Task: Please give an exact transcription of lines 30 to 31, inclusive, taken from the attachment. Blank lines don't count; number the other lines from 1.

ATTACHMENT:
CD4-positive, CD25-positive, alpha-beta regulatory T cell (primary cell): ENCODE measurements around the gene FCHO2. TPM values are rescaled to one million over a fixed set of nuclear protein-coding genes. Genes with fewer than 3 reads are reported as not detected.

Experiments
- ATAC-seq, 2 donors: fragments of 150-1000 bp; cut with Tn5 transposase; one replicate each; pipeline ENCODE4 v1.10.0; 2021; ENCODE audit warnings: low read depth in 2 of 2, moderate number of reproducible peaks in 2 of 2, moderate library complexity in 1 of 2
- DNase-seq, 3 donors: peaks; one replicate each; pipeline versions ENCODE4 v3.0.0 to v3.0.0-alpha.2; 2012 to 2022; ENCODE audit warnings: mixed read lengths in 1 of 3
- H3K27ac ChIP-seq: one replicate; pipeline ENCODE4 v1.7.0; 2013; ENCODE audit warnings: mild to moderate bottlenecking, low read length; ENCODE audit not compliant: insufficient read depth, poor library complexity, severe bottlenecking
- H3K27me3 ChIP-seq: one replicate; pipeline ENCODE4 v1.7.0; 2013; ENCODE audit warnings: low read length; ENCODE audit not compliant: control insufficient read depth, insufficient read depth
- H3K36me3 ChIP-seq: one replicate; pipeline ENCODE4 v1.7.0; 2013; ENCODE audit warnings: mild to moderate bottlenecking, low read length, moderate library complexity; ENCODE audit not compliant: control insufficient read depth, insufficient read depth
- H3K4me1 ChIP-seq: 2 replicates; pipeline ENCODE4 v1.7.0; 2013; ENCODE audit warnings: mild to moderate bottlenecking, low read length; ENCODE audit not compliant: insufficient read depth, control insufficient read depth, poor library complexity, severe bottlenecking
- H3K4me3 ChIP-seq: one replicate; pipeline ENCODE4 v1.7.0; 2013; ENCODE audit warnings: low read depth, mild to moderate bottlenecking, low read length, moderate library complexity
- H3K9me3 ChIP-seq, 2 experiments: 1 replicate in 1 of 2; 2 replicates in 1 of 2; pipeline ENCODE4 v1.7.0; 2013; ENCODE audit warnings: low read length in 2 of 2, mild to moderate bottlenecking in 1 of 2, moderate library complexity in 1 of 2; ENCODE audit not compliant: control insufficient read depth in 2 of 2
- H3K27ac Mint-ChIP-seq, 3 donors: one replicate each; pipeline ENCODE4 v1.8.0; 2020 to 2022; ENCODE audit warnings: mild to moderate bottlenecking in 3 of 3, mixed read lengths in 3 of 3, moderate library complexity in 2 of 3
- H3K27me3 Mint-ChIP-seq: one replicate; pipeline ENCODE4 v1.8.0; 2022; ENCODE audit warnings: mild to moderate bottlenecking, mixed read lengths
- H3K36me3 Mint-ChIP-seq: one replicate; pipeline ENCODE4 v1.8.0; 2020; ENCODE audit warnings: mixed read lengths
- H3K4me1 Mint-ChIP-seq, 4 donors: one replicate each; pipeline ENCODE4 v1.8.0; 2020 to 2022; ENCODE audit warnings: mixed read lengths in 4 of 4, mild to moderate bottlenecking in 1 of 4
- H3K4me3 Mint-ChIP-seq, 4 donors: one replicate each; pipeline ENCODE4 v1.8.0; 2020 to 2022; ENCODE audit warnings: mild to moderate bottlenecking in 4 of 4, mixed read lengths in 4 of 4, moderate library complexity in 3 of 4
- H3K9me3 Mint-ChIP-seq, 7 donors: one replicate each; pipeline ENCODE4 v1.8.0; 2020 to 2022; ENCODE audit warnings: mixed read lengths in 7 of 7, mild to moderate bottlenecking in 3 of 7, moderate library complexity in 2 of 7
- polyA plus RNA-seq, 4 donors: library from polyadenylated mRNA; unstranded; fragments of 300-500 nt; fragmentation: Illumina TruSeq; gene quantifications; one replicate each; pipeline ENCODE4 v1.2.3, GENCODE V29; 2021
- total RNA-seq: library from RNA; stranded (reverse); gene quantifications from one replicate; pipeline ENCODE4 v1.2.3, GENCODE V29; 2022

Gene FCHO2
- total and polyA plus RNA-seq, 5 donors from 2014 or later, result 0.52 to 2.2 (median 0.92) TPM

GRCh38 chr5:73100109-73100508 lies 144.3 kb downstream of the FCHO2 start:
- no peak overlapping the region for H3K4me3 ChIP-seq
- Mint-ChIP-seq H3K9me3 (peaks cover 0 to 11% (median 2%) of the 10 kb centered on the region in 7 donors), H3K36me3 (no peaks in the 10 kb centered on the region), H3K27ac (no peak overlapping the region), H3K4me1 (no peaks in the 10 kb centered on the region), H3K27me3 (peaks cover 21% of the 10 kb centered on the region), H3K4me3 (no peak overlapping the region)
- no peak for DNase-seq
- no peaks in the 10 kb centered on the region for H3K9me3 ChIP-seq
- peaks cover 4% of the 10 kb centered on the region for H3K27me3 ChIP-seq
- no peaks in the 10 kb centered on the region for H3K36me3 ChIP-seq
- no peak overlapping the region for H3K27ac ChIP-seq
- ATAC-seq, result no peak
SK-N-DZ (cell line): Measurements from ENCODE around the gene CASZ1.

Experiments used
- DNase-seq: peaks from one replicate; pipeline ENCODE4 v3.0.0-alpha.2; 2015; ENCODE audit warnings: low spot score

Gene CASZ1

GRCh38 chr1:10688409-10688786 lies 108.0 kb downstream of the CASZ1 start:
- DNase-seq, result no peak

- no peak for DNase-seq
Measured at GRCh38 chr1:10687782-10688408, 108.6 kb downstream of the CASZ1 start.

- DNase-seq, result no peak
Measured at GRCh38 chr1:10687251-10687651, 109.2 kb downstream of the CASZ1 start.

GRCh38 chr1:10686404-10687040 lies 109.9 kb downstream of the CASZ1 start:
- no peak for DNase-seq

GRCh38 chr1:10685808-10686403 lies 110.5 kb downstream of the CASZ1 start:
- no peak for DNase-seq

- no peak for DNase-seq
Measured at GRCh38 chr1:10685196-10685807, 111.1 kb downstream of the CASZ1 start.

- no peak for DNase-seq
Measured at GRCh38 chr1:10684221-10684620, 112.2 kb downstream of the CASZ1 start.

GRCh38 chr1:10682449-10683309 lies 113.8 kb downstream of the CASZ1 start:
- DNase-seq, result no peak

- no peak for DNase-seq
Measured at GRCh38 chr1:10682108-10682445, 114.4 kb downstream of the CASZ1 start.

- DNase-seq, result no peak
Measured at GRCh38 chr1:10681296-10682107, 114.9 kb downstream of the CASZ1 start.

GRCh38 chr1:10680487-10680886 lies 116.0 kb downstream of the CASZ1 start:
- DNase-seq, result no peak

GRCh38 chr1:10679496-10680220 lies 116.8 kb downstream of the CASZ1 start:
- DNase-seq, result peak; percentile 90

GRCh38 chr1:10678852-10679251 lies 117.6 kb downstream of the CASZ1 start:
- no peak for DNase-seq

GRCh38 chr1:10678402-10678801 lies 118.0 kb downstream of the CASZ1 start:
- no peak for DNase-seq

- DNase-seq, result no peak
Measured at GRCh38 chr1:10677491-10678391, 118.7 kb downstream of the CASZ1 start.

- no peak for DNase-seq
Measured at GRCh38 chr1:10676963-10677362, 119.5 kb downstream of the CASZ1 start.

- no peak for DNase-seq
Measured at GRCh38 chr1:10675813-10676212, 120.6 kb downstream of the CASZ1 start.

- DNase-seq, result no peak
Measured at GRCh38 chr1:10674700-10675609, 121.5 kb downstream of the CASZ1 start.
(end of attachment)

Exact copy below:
SK-N-DZ (cell line): Measurements from ENCODE around the gene CASZ1.

Experiments used